Shortly after the recent Israel-Hezbollah war broke out, Riad Kassis, the head of the J. L. Schneller School, a 146-year-old evangelical Christian institution in West Beqaa, Lebanon, wrote an internet commentary appealing to Western readers: "Imagine being forced to suddenly leave your home. Imagine that you do not know when you will return home and are unsure whether you will find a heap of rubble instead of a sweet home."
The subsequent conflict killed 1,300 Lebanese and 160 Israelis, and wounded thousands more. But after missiles and rockets stopped in August, Lebanese Christians realized the bloody conflict had renewed their deep commitment to the displaced. Habib Badr, pastor of the National Evangelical Church and perhaps Lebanon's most recognizable evangelical, told Christianity Today that his church's four schools took in 1,000 refugees. "We hope we were good witnesses of the love of God to those displaced." Dozens of Christian congregations in Lebanon welcomed displaced people and others in Jordan and Syria provided aid.
On the Spiritual Offensive
Lebanese Christians, during and after the conflict, opened their lives in an unprecedented way. Nabil Costa, who heads the Lebanese Society for Educational and Social Development, said, "This war was like a wake-up call. It completely changed our agenda and showed us that God has a different vision for us."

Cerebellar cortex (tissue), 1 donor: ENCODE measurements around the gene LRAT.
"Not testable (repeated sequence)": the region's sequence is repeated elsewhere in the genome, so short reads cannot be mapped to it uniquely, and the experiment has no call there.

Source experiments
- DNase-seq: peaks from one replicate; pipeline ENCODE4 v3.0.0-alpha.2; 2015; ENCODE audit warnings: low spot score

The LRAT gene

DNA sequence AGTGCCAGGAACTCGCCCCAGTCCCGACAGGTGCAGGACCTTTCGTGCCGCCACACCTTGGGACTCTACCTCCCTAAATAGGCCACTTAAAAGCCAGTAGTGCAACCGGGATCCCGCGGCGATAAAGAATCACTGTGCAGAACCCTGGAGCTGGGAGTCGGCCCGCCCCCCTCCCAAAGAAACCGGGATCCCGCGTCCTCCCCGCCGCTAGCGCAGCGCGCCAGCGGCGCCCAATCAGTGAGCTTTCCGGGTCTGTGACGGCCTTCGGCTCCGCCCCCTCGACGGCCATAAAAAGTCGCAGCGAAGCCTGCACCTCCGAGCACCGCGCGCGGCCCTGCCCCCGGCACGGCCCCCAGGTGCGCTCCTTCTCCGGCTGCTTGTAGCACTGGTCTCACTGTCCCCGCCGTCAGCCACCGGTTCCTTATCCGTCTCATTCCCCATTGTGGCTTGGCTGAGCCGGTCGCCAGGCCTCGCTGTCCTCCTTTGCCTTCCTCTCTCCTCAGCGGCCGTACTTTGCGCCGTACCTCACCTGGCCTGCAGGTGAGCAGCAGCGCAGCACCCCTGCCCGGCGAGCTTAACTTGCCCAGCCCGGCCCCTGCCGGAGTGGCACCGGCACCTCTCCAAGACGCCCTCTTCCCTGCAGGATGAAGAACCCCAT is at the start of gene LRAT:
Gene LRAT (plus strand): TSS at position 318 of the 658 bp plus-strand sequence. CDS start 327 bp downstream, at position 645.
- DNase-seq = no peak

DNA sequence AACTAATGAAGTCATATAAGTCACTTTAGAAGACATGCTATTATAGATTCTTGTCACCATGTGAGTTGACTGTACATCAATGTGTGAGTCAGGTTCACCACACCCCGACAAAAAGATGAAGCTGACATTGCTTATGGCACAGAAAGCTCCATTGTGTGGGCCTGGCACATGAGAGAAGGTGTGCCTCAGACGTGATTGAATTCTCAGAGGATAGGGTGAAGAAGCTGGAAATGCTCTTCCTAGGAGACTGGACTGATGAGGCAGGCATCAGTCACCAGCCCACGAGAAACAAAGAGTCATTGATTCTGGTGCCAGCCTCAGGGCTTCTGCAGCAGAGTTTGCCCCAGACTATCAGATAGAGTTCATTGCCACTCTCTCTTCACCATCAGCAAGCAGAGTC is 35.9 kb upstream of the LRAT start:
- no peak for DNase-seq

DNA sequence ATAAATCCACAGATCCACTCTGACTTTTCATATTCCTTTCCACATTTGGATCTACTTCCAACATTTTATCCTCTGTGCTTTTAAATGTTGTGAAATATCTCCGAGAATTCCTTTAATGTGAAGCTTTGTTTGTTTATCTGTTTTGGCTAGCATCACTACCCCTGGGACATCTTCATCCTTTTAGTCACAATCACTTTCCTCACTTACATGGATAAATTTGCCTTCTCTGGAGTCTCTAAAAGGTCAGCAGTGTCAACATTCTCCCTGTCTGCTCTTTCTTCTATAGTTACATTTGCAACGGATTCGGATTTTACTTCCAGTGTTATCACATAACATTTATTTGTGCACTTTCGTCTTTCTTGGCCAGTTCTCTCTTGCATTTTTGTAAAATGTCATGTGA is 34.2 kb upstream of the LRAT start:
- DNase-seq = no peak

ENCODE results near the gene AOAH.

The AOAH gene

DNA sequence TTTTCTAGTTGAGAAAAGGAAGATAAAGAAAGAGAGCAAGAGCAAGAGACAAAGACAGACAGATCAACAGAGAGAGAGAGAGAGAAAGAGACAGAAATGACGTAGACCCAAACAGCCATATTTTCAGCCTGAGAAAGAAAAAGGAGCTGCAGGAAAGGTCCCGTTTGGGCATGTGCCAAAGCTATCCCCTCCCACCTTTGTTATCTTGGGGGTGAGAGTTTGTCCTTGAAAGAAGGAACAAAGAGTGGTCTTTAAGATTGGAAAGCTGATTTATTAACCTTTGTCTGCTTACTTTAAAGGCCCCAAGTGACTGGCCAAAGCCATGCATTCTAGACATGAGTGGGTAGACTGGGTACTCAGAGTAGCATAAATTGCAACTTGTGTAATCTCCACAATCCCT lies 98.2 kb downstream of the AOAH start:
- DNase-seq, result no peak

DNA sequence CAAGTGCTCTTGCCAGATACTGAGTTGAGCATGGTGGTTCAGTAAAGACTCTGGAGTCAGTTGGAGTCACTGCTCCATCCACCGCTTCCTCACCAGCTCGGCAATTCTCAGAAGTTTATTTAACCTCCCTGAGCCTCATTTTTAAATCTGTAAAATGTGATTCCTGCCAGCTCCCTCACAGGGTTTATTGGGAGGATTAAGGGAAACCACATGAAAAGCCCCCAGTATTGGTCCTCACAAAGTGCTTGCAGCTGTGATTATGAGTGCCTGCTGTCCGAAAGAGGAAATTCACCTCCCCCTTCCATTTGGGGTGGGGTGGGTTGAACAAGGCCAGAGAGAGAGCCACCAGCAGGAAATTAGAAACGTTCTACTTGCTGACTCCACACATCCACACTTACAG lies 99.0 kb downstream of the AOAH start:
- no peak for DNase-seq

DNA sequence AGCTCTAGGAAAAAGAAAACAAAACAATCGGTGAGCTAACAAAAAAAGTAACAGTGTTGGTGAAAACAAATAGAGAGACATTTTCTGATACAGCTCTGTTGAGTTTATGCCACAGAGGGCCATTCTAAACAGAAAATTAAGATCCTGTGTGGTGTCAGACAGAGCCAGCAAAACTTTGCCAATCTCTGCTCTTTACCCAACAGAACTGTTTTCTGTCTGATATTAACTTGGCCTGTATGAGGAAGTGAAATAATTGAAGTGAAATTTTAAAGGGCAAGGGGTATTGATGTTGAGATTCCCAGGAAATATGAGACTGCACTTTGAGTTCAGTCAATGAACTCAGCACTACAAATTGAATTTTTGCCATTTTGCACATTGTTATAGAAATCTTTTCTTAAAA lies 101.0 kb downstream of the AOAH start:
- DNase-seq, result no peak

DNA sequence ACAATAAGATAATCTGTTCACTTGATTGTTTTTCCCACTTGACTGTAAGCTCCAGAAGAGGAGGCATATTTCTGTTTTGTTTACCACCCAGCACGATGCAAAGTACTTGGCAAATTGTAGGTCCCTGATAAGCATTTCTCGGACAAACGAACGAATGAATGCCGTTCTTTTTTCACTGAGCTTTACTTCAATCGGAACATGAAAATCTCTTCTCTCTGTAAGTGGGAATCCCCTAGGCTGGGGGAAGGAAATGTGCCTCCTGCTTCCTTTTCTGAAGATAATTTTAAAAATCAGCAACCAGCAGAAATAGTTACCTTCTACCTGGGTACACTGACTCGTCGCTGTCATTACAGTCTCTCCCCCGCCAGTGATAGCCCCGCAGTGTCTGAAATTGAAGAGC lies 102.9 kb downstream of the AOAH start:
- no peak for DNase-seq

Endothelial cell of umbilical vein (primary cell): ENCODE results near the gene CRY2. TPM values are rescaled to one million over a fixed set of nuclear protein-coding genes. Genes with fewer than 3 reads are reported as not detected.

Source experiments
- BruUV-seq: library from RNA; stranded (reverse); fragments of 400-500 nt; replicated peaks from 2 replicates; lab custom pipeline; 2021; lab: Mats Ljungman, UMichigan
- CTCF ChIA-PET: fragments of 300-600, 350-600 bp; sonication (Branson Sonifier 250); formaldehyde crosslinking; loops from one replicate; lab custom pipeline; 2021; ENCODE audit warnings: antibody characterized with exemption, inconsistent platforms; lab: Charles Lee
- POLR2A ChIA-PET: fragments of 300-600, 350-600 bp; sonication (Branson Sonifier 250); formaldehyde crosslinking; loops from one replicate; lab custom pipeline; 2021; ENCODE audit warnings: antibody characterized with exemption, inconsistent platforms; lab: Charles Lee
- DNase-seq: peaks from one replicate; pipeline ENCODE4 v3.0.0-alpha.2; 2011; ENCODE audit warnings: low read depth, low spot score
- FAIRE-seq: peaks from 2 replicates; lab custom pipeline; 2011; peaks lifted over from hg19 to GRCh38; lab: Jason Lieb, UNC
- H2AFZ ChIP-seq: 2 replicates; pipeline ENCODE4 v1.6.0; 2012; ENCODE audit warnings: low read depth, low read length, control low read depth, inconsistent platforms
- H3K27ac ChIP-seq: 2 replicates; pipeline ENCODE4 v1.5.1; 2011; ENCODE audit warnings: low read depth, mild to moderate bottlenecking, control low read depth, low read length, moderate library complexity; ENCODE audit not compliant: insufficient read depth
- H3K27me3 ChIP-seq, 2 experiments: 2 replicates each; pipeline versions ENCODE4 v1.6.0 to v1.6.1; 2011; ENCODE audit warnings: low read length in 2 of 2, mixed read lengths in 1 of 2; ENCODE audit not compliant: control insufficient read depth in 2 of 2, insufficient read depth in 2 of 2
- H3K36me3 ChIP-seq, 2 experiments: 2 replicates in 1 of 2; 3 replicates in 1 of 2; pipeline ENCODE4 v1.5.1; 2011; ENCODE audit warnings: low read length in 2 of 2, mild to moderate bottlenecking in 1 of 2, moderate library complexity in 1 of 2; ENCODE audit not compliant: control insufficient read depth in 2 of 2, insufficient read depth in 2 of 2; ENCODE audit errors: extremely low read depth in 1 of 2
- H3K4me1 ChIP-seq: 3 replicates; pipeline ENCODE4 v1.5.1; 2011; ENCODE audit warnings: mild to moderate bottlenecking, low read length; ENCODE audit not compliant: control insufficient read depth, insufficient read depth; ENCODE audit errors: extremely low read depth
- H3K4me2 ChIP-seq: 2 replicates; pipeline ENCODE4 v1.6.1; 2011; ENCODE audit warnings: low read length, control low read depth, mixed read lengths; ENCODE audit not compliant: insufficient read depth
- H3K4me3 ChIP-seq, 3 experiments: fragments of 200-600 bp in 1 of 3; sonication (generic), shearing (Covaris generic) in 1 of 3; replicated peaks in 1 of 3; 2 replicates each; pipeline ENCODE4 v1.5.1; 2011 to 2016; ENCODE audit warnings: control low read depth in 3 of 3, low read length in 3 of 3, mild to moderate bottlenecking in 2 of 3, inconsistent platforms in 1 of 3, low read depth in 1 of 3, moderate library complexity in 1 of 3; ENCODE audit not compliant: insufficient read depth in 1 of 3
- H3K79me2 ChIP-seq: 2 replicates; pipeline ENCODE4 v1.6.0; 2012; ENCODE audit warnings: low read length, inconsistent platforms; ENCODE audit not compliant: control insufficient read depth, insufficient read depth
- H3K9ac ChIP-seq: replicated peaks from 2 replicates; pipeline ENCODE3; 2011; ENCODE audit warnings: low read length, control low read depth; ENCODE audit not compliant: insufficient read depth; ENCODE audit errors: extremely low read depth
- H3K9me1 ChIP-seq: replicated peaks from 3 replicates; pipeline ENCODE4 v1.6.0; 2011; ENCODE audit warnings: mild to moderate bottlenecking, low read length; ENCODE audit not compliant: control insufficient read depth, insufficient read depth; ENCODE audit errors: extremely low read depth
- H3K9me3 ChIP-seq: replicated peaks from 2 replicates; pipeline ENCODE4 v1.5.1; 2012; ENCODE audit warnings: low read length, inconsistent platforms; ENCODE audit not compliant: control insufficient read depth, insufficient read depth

"When the war started, at first we complained about our summer vacation," Costa admitted. "As things got more serious, we asked: How could this be happening when Lebanon was finally booming after years of civil war and Syrian domination?"
Costa said that although he and other evangelicals in Lebanon were taught they ought to love everyone, they felt they had been looking mainly after themselves until the massive influx of Shiite refugees caused them to look beyond their own needs.
"All of a sudden, we had refugees from different religions in our homes, our schools, and our institutions. Of course, Muslims have always studied in our schools, but this was different. We fed hundreds day and night, set up bathrooms and showers, provided everything from A to Z for them," he explained.
About 1,000 of the displaced were housed in the Beirut Baptist Center near downtown Beirut, while Christian volunteers visited people daily at shelters, including five camps in Mansourieh, near Beirut.
Eli Haddad, provost of the Arab Baptist Theological Seminary, worked alongside Costa in relief operations. He said, "We suddenly found ourselves in the middle of a huge crisis with nothing prepared.
"It would have been natural to run or hide. But we were challenged to go on the offensivenot militarily or politically, but spiritually and on humanitarian grounds."
Twice daily, Christians gathered for prayer and worship at the Mansourieh-based Baptist seminary. "We prayed for people by name," Costa said, "and then went out into the different refugee sites to serve those who had to leave everything behind."